Towards a New Equilibrium

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This is a response to Shamus’ post here, this was originally meant to be a comment but it kind of grew and I felt guilty at neglecting this place when I actually wrote something fairly substantive.

It’s pretty undeniable that there’s significant market forces at work in [causing game developers to minimize investment in the PC]. But I think the bigger factor is just the structure of the studios / game market as a whole.

The console/games market these days seems to be in a trend towards monopolization. You just can’t create big budget titles and play with the big boys without being one of them. At the same time, the gamer demographic these games are all going after is the same, so there can only be so many “winners” even in the remote chance that all games in a given set are good. It really is a winner-takes-all kind of situation because games just take up a lot of time and those of us with jobs and families only have so much time to spare.

I’ve been saying this for years now, but the trend towards making every game into a movie-like cinematographic experience is really contrary to games-as-games. The games that I still play 10 or 15 years after their release don’t need to feel like a movie, they just need good, solid gameplay. Unfortunately this doesn’t quite jive with the lowest-common denominator games-as-junk-food mentality we see taking hold in an industry that needs to encourage gamers-as-gluttons in order to be able to sustain its own massive bloat.

When I first started noticing and complaining about games turning into longer, poorly written and acted direct-to-video movies I felt like I was out on a limb. Yet every year the new game releases get less and less actual gameplay and more and more like a semi-passive movie experience.* With Halo “ODST” or COD6 the singleplayer is going to last you four hours — That’s about the length of Return of the King extended cut.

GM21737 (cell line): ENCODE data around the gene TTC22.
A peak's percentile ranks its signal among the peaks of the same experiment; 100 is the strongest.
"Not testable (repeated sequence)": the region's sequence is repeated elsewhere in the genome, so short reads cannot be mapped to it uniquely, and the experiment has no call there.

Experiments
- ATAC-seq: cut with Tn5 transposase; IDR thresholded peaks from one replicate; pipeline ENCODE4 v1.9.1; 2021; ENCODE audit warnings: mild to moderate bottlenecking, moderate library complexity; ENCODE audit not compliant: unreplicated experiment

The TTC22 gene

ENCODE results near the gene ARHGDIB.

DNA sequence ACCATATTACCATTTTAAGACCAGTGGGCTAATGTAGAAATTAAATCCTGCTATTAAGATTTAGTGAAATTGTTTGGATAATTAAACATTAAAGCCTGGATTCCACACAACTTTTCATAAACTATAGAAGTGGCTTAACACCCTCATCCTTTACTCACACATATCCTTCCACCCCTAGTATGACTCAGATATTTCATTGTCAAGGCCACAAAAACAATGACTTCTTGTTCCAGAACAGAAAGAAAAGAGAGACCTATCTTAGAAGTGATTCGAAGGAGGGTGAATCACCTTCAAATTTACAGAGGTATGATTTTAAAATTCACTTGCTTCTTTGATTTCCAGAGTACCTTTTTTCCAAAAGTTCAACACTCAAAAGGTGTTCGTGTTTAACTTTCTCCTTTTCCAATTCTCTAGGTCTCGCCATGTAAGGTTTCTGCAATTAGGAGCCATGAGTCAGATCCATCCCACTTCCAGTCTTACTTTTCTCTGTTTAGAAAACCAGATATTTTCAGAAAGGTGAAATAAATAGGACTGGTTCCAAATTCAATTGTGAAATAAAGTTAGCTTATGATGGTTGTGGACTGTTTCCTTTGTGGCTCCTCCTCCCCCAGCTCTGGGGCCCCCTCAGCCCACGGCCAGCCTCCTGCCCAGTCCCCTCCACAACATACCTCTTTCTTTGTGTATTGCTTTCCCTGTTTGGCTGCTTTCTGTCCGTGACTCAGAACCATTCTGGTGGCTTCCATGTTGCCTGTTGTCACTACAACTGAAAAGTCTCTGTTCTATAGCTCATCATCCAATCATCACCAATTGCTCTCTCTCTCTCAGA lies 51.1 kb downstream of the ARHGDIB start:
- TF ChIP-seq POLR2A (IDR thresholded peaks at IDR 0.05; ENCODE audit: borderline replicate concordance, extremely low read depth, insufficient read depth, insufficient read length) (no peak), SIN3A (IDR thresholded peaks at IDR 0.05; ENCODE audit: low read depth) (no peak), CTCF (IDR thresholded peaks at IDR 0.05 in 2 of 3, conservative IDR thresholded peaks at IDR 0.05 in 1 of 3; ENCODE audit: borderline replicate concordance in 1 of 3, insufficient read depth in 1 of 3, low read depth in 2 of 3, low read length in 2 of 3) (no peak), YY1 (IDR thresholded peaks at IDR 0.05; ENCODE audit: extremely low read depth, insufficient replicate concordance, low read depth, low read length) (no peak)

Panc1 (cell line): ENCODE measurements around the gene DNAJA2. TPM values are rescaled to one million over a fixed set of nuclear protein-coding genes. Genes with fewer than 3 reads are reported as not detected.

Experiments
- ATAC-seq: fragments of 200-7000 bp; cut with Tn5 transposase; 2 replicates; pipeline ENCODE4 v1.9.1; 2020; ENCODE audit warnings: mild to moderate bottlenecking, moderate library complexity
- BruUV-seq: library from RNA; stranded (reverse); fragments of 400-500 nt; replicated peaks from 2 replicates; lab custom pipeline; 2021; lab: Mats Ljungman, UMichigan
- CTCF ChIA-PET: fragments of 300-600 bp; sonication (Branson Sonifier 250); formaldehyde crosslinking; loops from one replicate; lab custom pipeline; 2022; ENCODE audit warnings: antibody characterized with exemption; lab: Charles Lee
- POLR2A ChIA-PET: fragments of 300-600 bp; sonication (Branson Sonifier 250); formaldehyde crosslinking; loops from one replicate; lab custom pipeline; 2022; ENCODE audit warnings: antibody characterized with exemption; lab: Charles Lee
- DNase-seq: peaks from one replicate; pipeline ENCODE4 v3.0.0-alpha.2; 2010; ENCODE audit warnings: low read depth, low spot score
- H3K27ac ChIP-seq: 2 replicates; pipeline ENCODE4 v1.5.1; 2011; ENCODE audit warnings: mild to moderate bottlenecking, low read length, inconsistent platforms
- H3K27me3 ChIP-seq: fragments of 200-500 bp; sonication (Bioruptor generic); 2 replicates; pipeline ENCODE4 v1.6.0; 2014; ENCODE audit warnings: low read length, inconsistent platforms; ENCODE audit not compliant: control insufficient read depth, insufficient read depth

*Ironically, we are also seeing movies now moving closer to videogames as well. Can anyone deny that Transformers series is hilarious mess whose entire terrible existence is predicated on the acceptance of cringe-inducing filmmaking by the videogame-addicted teen/twenteen boy segment of the population?

And, not to put too fine a point on it, how much work does multiplayer take when most are just recycling mechanics from SP/previous games? Sure, it’s not trivial, but I am surely not impressed when Halo releases a new game with the same set of weapons with maybe tweaks and new bling mapping on the SPNKR’s rocket tubes. And don’t get me started on all of these WW2 or modern combat games that endlessly recycle the same set of bullet-spraying weapons whose only significant differences are in rate of fire and spread. Do we really need another AK-47 or M-16 in a game in order to feel fulfilled?

I really feel like this trend is unsustainable. There really aren’t any huge graphics jumps on the horizon, yet graphics is what has been driving the last couple generations of games. For a long time now, there hasn’t been anyone making the games I really want to play. And I think that is going to get worse before it gets better, because the bigger the game studios get, the more and more they will focus-group their games into targeting the subhuman pleasure centers of the average consumer drone. Those of us who are not content to mindlessly buy whatever has the biggest explosions will be underserved for quite some time — Unless the indie games market can reach us.

Fortunately, with all the distribution platforms these days … Maybe they can?
And that gives me hope. Heck, maybe we’ll see a resurgence of gameplay instead of this constant graphics overload coupled to the same stale game ideas that were cliche even a decade ago. Or maybe some of these companies will realize that cultivating an enduring game community & experience for many years can be as profitable, or maybe even more profitable over the long haul, than releasing sequels every two years and then leaving everyone in the lurch.

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